Super Bowl 2018 is in the books, and even though I only caught a few glimpses of it, it’s clearly a great story – the underdog team with a former second- string quarterback beats the mighty Patriots. But that story isn’t my focus here.
You see, I’m into performance – what separates the bad from the good from the spectacular, and just how spectacular happens.
I’m also a Pink fan, and yesterday I took a moment to watch her performance of Sunday’s national anthem. No question, she did a great job – she hit all the notes, brought verve, strength and focus. Then something compelled me to pull up Whitney Houston’s 1991 Super Bowl national anthem, which I have seen before - more than a few times. As each time before, I was transfixed.
What makes this performance such a standout?
- The woman had supreme talent.
- She had clearly done a lot of singing.
- From beginning to end, she appears amazingly relaxed, loose and easy and yet super powerful.
- She’s having an absolute blast.
As far as in-the-zone moments, this is one of the best: she’s operating in her absolute sweetest spot. She knows what she does so well, and she just does it.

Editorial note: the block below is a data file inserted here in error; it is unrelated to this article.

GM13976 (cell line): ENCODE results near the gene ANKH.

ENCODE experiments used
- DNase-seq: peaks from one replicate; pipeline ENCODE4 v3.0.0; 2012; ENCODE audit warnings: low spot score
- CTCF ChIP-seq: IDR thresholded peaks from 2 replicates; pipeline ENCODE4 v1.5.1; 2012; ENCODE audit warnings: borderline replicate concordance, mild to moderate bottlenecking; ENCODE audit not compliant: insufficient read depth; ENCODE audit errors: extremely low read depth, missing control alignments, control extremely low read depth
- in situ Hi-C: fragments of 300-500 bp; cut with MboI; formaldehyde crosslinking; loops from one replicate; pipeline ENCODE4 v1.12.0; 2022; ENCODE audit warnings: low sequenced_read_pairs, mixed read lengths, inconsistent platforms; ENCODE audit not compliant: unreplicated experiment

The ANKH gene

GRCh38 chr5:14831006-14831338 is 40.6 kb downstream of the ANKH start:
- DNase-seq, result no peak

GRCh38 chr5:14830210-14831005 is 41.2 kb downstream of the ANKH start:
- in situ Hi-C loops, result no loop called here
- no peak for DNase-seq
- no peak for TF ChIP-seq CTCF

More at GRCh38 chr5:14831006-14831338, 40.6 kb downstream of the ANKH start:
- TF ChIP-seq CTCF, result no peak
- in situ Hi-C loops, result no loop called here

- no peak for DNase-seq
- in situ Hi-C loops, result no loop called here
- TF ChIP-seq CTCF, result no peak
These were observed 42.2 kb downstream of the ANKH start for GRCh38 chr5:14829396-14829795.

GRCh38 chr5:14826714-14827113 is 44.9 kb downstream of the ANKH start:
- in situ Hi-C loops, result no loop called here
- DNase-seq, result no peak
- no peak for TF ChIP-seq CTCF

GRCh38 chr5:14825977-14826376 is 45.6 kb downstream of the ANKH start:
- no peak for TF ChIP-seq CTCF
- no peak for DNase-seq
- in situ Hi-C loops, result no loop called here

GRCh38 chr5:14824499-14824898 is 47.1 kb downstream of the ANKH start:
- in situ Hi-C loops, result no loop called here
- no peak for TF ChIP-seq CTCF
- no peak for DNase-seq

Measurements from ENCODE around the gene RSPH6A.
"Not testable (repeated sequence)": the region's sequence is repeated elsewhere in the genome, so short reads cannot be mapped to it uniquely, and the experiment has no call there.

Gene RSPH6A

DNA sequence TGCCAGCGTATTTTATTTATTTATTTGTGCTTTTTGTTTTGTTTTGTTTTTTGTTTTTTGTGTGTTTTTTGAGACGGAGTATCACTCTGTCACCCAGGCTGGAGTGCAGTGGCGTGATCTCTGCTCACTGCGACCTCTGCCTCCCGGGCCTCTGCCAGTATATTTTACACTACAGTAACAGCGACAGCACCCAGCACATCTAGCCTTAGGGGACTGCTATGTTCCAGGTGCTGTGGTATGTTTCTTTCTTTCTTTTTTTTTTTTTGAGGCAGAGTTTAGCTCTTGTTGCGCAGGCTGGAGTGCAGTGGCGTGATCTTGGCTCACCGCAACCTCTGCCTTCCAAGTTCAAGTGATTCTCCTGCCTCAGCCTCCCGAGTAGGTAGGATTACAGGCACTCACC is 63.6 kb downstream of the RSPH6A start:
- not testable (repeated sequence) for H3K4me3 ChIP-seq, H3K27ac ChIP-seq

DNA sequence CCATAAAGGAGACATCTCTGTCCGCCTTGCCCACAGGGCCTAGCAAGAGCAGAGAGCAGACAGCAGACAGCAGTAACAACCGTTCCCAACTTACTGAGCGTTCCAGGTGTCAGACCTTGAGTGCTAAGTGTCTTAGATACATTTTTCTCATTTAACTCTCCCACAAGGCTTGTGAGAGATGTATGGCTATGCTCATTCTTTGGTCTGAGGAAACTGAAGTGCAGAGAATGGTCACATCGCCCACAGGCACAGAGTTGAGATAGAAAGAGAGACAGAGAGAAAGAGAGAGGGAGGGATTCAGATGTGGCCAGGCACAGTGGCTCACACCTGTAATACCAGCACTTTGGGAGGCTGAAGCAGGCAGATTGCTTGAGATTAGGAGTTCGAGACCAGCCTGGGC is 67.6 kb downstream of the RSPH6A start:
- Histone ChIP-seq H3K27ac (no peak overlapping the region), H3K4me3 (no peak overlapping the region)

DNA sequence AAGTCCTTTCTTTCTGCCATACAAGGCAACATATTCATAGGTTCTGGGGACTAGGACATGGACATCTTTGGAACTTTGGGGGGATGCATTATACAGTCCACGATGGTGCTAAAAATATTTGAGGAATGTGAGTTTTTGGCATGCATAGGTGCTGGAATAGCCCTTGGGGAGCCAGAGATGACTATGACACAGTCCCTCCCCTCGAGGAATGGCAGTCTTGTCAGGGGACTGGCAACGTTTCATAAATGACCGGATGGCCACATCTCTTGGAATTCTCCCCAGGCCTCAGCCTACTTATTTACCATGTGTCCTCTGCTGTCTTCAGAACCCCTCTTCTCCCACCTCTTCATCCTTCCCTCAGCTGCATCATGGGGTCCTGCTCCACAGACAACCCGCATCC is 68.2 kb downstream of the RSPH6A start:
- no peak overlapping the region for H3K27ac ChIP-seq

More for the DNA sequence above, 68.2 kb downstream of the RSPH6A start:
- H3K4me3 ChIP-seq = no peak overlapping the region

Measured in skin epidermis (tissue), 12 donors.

Nick Foles, in postgame interviews, was asked how he could deliver a win in such a high stakes game. His comment? “I just played the game, did what I had prepared for. I didn’t watch the score or the clock, I just played the game.” Like Whitney, he tapped into preparation and natural talent, playing loose, negating pressure and inviting fun. He knew what he knew how to do and he did it.
Chances are that you are neither a Grammy award – winning singer nor an NFL football star (wouldn’t that be cool if you were). What you do have (or could have) in common with both Whitney and Nick is your ability to stick the landing on exceptional performance, which requires positioning yourself where your best talents and skills, motivation, interests, curiosity and a relevant external need intersect.
Think about the last few times you’ve delivered a killer performance.
Were you leading a meeting where there was massive disagreement and you moved folks to consensus? Were you selling a difficult idea or motivating for a big change? Were you heads – down in a project or coming up with a solution to an intractable problem? What were you doing so well, what skills were you using, what made you truly engaged or motivated in that moment?
Here’s the big point… high – performing individuals are pretty darn clear on these questions. They start with curiosity – which are those high performance moments? (Conversely, by the way, they can also identify what are the activities that don’t jive with their strengths, or deliver satisfaction.) From there, they discern what they do best, what they enjoy and care about, then actively seek roles, experiences, moments where they can play again and again in that space.
If you haven’t already, spend some good time and thought getting clear on you–and then determine if you’re in the place, the role and the situation in which you can thrive. If you do, you’re well on your way to your own version of an exceptional, natural, and above all, joyful performance.